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Making friends with food

By Mike Peters | China Daily | Updated: 2016-07-22 07:48

Making friends with food

The high-protein grain quinoa is finding its way to some of the world's trendiest restaurant plates. Photos provided to China Daily

As Peru prepares to celebrate its national day next week, a diplomat heads to China to explain how what we eat can bring people and nations together. Mike Peters reports.

When Guillermo Gonzales Arica became Peru's ambassador to Honduras, his main objective was to strengthen commercial and economic relations with that already-friendly Central American country.

He looked for help from some surprising allies: about 1,300 chefs.

"I believe that the importance of gastronomic activity goes beyond the idea of tasting diverse and marvelous flavors," says Gonzales. "It involves an economic chain of value, which begins with the farmers, the fishermen and ends in the promotion of a country brand. This chain of value represents 11 percent of the Peruvian GDP, according to studies made by the Peruvian Society of Gastronomy, APEGA."

It hasn't always been that way.

"Thirty years ago, the quinoa grain, which has a very high component of proteins, was not really well-known and consumed (even) by us," he says. "Nowadays, quinoa is used in a lot of gourmet menus inside and outside of Peru in the best restaurants. This situation benefits the farmers in Peru, who cultivate this grain specially in the Andean region of my country."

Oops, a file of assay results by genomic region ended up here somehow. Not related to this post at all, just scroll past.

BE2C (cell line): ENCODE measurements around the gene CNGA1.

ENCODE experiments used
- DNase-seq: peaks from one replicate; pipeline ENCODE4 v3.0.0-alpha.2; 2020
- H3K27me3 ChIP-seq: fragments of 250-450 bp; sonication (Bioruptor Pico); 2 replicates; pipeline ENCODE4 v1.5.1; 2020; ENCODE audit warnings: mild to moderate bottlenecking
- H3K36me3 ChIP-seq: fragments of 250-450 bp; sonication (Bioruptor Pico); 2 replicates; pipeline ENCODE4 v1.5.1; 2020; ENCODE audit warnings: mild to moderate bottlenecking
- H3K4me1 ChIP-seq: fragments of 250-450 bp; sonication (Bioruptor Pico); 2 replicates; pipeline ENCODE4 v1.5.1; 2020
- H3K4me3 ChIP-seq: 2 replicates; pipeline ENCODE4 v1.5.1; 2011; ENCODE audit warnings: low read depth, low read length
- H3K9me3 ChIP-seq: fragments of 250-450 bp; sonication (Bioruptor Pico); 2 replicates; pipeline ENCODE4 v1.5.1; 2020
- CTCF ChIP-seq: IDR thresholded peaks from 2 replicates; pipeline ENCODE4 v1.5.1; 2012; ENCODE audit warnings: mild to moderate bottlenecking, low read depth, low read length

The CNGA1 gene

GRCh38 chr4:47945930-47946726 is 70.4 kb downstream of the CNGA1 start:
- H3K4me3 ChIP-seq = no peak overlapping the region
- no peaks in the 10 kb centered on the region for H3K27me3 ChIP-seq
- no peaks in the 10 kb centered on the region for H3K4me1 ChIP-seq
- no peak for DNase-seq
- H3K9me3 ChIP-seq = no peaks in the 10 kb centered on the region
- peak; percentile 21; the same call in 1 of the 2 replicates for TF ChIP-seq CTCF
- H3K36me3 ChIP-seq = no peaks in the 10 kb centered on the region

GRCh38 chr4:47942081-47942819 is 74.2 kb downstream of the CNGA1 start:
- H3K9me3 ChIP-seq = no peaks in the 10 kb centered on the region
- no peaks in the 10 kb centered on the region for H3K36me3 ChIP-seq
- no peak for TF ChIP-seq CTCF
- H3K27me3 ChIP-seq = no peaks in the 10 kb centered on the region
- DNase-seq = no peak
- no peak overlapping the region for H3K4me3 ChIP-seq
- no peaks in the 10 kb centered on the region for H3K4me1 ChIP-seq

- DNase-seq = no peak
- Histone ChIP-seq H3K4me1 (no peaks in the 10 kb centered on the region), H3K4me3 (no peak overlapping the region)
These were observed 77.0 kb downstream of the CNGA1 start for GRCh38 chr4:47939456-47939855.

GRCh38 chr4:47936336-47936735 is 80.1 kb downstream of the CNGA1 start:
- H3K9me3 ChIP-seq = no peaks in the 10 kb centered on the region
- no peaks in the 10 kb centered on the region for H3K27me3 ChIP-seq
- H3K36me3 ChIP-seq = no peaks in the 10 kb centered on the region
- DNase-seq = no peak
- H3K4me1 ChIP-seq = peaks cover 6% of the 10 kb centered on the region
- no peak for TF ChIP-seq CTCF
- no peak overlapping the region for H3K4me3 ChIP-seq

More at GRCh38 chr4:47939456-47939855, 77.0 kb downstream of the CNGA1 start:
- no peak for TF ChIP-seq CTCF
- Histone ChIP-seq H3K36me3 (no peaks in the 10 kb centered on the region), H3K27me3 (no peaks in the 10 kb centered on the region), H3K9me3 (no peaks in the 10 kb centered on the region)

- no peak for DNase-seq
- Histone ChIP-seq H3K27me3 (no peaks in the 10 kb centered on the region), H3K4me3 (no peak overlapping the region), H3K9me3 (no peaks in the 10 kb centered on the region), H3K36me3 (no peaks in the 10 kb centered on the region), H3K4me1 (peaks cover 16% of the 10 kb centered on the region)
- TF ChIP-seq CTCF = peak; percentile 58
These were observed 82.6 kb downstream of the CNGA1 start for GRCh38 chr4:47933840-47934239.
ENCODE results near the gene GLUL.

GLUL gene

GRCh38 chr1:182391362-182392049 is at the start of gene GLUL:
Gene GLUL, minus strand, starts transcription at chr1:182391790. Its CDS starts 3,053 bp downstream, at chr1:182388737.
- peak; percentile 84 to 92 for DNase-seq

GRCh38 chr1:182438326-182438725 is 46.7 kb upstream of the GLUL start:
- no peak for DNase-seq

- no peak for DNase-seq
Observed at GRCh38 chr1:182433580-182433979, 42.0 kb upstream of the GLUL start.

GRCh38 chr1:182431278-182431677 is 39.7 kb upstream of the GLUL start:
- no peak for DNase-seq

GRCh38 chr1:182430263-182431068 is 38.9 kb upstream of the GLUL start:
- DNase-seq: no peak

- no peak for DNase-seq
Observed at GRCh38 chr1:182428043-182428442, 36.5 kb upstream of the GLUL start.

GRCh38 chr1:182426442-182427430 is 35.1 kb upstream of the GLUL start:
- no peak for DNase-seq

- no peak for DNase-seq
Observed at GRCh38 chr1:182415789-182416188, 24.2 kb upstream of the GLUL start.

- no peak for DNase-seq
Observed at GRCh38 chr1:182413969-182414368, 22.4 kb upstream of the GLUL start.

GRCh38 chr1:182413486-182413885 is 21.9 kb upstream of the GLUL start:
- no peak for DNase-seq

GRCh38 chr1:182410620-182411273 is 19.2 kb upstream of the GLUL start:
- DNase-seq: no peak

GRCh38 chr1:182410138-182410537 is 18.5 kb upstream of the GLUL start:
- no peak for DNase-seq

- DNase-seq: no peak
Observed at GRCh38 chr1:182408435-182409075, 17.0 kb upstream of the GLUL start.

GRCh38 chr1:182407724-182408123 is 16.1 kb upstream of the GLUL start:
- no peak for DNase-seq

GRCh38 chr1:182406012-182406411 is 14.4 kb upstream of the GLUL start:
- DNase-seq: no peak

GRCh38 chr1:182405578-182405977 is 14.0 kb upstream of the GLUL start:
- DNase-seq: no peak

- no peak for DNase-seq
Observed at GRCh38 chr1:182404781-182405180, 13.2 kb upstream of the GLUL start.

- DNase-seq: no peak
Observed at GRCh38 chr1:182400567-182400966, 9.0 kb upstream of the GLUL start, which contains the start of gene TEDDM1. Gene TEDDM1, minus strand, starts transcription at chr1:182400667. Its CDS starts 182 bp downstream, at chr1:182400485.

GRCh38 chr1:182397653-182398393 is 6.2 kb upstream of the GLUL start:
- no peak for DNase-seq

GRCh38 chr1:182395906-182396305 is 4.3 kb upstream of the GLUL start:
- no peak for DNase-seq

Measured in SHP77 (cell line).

Gonzales was confident that such success was transferable to Honduras and other developing nations. He also realized it could be a collaborative tool for achieving South-South Cooperation and the 17 Sustainable Development Goals 2030 recently approved by the United Nations in the quest to eliminate poverty.

Working with the public and private sectors-and two Peruvian chefs on his embassy staff, his team trained 1,300 chefs from almost every part of Honduras in Peruvian gastronomy between 2013 and 2016.

"We developed workshops that lasted nine hours during three days, where local chefs will learn about Peruvian culinary techniques, Peruvian cocktail preparation, sanitary principles of food preparation, the best presentation of different plates and how to organize a small culinary enterprise."

At the end of each workshop, they organized a festival with each local government, inviting the small enterprises and producers of original foods product to participate.

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